Nebraska coach Tim Miles is not short on enthusium. (Eric Francis / Getty Images)
If there was an award for the coolest coach in the Big Ten, odds are Nebraska’s Tim Miles would win in a runaway.
The second-year head of the Cornhuskers is as affable as he is talented, and in rather short order, he at least has the Nebraska program headed in the right direction and pointing toward finally ending an NCAA Tournament drought that dates back to 1998.
That might not come this season, but there is little doubt among the conference’s other coaches that Miles has the Cornhuskers on the right track.
“They’re very talented,” said Ohio State coach Thad Matta, whose team lost at Nebraska last week. “Tim’s doing a great job of putting those guys in position to be successful.”
And the place they have been the most successful is at their sparkling new home, the Pinnacle Bank Arena. It’s the first year playing there, and through three conference home games, the Huskers have knocked off both Ohio State and Minnesota and fell one point shy of upsetting Michigan, missing a layup in the final seconds.
“They really should have beaten Michigan at home,” Minnesota coach Richard Pitino said. “It’s a great home-court advantage. They are rallying around that building and have a newfound enthusiasm for that program.”
Miles, who has been successful at virtually every level of college basketball, believes the new arena has played a large role in his team’s early success.
“It’s been a blessing for us,” Miles said. “It’s a great place to play and has got a really neat vibe. It’s a basketball place, not a hockey arena where the first 30 rows are flat and then there’s the stands. It’s a basketball arena and it carries noise really well, and our guys like it. They spend a lot of time in there and enjoy it.”
As much as the new arena has created a tough place for opposing Big Ten teams to play, the Huskers have put together one of their most talented teams Sophomore forward Terran Petteway, who sat out last season after transferring from Texas Tech, is third in the conference in scoring at 18.2 points a game and scored a career-high 35 in the victory over Minnesota.
“He’s fearless; he’s absolutely fearless,” said Indiana coach Tom Crean, whose team faces Nebraska on Thursday. “He plays both ends of the floor extremely well, very aggressive, very good skill set, very good size. He plays extremely hard, but more importantly than just playing hard, he looks to be extremely competitive.”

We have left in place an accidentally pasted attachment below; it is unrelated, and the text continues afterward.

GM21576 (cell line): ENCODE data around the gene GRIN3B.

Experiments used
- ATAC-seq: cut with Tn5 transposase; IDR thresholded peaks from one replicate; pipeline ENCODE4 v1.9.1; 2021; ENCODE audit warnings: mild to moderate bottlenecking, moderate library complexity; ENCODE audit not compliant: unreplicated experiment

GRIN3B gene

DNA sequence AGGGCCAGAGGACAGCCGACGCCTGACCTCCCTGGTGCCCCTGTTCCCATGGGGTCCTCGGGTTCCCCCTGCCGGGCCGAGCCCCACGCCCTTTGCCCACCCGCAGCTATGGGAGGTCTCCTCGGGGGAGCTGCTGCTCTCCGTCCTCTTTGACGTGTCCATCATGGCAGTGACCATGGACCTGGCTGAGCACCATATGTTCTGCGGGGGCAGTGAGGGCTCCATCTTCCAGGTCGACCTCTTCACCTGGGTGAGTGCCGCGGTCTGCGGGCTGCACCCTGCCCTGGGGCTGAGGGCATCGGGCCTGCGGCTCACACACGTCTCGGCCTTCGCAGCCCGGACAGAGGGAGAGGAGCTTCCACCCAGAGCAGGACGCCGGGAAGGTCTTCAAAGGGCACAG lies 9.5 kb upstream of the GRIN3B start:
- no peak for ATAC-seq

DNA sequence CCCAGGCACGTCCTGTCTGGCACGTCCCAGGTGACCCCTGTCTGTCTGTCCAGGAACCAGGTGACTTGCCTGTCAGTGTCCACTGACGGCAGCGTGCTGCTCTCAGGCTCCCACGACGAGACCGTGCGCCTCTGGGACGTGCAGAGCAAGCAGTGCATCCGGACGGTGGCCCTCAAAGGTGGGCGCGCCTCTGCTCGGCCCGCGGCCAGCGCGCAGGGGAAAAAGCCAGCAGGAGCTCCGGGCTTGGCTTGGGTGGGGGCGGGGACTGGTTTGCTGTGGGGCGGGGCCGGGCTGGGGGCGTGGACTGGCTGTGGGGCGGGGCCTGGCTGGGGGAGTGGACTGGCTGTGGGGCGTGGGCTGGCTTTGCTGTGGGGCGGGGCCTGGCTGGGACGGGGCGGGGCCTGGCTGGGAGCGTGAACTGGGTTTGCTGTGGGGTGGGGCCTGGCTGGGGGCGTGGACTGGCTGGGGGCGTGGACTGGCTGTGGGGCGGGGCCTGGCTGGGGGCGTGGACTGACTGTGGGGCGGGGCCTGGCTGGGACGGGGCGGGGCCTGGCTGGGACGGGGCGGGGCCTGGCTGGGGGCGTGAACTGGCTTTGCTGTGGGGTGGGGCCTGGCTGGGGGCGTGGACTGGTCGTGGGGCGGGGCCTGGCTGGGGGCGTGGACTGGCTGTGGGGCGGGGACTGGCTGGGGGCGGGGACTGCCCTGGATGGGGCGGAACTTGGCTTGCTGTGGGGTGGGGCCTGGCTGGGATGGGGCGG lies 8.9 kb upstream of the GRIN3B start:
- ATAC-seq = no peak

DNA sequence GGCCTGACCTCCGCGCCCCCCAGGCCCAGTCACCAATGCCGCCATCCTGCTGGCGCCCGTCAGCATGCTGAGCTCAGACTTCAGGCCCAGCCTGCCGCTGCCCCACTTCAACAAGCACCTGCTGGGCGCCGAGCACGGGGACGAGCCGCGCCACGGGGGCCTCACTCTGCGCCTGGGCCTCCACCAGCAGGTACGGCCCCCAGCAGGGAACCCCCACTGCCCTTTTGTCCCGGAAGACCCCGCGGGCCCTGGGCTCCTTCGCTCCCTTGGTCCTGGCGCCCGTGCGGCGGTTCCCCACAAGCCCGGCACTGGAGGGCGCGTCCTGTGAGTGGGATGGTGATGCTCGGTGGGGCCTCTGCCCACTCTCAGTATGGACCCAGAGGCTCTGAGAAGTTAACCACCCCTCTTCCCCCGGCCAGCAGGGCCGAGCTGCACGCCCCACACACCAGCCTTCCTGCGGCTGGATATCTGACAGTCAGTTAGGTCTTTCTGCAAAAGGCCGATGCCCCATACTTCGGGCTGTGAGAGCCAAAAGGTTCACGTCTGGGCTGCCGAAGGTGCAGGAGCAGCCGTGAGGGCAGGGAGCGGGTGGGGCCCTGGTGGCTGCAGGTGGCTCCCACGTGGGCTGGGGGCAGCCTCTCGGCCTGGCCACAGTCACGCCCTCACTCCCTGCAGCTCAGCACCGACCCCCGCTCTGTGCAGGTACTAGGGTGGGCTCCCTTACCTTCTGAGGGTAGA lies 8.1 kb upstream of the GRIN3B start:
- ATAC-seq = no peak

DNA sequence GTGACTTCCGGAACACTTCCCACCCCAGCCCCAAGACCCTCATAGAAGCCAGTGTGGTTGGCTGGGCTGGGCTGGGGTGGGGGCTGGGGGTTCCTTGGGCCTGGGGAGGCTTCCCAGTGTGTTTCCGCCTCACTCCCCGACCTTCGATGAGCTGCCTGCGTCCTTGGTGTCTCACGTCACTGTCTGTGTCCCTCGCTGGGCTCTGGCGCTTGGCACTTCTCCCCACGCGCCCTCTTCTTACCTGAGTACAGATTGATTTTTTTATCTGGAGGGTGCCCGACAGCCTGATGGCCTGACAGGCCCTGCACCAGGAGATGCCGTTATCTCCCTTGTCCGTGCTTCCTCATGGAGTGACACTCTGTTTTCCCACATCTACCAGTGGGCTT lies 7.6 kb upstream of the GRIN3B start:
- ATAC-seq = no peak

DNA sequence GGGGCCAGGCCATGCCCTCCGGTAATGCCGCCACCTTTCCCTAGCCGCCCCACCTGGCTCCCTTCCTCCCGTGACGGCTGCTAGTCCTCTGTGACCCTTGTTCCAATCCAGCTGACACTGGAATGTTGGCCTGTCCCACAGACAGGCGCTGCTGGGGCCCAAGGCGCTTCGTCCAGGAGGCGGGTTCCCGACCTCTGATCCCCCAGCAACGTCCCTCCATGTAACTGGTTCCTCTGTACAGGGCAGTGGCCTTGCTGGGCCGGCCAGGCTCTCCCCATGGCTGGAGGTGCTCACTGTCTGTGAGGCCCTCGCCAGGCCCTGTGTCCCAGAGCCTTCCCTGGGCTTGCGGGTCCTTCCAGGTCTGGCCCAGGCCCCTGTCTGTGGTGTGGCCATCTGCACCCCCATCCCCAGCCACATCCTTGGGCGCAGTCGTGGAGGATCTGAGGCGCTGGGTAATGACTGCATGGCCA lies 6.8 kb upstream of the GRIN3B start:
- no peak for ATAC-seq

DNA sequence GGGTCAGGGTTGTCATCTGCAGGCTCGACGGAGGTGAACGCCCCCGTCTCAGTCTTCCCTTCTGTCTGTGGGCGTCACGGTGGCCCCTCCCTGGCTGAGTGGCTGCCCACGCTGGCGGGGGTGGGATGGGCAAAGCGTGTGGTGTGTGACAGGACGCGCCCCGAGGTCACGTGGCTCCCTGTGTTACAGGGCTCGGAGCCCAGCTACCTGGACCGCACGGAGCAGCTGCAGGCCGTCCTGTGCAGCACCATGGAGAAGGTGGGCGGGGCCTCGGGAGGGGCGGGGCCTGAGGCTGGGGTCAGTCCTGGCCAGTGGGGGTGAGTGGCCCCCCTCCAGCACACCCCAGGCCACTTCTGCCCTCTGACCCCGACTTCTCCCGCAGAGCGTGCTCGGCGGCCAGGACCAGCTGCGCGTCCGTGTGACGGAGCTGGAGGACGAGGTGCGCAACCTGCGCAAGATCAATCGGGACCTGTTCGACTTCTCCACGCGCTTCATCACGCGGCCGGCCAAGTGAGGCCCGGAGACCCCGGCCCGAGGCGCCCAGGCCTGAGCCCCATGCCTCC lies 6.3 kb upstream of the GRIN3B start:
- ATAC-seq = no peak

Added Miles after Petteway’s career night, “He’s a machine. He really is.”
That production, combined with a home environment not seen at Nebraska in years, has made the Huskers a tough out in just their third season in the Big Ten.
Biggs off team
Not all the news is great coming out of Lincoln. On Monday, the Omaha World Herald reported that junior guard Deverell Biggs was dismissed from the team for repeated disciplinary issues. Biggs was averaging 9.9 points a game and declined to comment after contacted by the Herald.
Biggs is a former two-time All-Nebraska high school pick who led Omaha Central to three straight Class A state titles and was a first-team junior college All-American in 2011-12 at Seward County (Kan.) Community College.
He has had plenty of issues, however, including a charge of driving while intoxicated in 2012-13 that led to a two-game suspension. He did not travel with the team to Cincinnati on Dec. 28 for disciplinary reasons after missing a film session and did not play Sunday against Minnesota.
Miles did not comment on Biggs during the Big Ten’s weekly conference call on Monday.
Illinois fighting slump
Things have truly gone off the rails for Illinois, which entered the national rankings just after the first of the year only to lose six straight, the latest a 10-point setback at Indiana on Sunday when the Illini managed only 46 points.
But coach John Groce has not been deterred.
“I love our guys’ fight right now,” he said. “They continue to fight through adversity.”
One positive sign for Illinois is the resurgence of leading scorer Rayvonte Rice. He was held scoreless in a loss to Ohio State but responded with 20 points in the loss to Indiana.
But Groce knows it will take more than Rice to turn things around.
“He needs some help,” Groce said. “We need some guys to be a little more consistent with their shot-making and their scoring. There’s a lot of pressure on him on that offensive end. We get some guys to step up and make some wide-open plays, that will make things easier on him.”
Toughing it out
Few have ever questioned the toughness of Bo Ryan’s teams, and after the past week, the same can be said for the Wisconsin coach. He said in 42 years he’s never missed a game or practice, and a little flu bug wasn’t going to stop him Saturday at Purdue.
That’s not to say it was easy, especially for players like Frank Kaminsky who feared the coach might lose his lunch during a timeout.
“He said, ‘Keep the trash can ready,’ ” Kaminsky said, “and then I kind of took a step back because I didn’t want him to throw up on me.”
By Monday, Ryan wasn’t feeling a whole lot better but could at least have some fun with reporters.
“I average six or seven hours (of sleep) a night,” he said. “Saturday night, went to bed at midnight when we got back, and woke up at 11:30 on Sunday. I was afraid it was Monday. And then (went to sleep at) 9 last night and slept all the way through until 8. So you might say I’m well-rested.
“Forty-two years, never missing a practice or a game. That’s the only reason I’m here today; we have practice. Not to see you guys, no.”